Polls Show Democrats Falling Behind With Black Voters

While Black voters have been historically aligned with the Democratic Party, recent polls suggest that Black voters are not as sure about Democrats as they once were.

In 2022, an average of five recent live interview polls showed Democrats with a 74% to 12% edge over Republicans among Black voters. The 62-point margin appears vast, but when you compare it with the average of the final five live interview polls of 2020, which showed a 75-point advantage for Democrats, the picture is a bit different.

In the 2018 midterm elections, Democrats had a lead over Republicans in live interview polls with Black Americans by a margin of 85% to 9%, a difference of 76%.

The current margin is 14% lower than the last midterm polls, representing a drastic decline in confidence among the Black voter base.

The situation is similar when it comes to President Joe Biden’s approval rating among Black Americans. While he enjoyed an approval rating of over 80% when first elected, that number had dropped to 67% earlier this year, and now stands at 64%.

While a 64% approval rating far exceeds Biden’s approval rating among all voters, the decline is illustrative of a shifting trend among Black voters.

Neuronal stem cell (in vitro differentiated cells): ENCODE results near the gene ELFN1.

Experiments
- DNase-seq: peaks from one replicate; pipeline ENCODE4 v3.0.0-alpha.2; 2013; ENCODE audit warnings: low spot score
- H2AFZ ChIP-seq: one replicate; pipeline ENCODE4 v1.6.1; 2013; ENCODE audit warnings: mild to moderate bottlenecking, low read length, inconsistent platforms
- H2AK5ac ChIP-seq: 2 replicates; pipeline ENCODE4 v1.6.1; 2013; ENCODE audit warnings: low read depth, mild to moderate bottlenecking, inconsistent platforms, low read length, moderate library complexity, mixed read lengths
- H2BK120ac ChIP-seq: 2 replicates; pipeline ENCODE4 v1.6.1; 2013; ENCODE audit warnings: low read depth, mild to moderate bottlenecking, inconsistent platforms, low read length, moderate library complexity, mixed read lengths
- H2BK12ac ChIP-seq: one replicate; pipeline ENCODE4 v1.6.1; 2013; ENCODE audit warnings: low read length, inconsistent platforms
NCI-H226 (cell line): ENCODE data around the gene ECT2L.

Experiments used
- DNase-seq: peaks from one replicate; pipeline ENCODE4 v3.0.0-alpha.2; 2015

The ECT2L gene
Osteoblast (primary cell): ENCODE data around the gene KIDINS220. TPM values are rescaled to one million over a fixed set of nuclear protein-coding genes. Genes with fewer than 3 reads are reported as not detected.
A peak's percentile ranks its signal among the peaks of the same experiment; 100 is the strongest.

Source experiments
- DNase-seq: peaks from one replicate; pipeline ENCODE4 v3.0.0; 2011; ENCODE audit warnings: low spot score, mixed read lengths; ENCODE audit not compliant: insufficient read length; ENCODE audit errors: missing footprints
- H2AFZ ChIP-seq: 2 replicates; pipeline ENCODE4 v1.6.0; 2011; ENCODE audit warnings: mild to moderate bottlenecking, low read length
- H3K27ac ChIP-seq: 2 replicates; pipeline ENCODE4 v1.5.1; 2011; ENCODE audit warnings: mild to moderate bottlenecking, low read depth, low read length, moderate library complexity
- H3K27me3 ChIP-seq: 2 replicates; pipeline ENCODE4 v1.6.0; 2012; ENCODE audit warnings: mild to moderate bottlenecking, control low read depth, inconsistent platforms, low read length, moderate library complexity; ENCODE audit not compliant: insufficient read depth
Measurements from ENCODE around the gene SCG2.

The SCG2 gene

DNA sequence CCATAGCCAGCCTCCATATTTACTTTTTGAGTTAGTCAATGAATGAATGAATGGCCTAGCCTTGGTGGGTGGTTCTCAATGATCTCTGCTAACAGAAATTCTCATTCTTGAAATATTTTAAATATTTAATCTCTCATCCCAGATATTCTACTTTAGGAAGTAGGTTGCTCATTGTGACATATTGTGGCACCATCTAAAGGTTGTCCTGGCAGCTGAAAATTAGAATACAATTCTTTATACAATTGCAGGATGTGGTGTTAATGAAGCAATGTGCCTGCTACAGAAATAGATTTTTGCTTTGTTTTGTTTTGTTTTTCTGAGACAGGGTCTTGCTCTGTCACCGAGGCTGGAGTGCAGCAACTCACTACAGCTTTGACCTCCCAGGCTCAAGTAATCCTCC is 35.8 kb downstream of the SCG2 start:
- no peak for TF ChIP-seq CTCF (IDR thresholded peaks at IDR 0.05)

Notably, only 62% of Black Americans approve of Democratic candidates for the House of Representatives in this year’s election. If this figure translates to the voter booth, it would represent the lowest approval rating among Black voters in 32 years.

CNN senior data reporter Harry Enten commented on the trend among Black voters.

“Look, they’re still getting 74% support in the pre-election polling right now but compare that to the final polling for 2020 President and 2018 Congress,” he stated. “In 2020 it was 84%, 85% in 2018.”

Black voters played a key role in the 2020 presidential election, putting Biden over the top in key battleground states, such as Georgia, Pennsylvania, and Wisconsin. With these states now gearing up for midterm elections, the Black voter base may just be the deciding factor once again.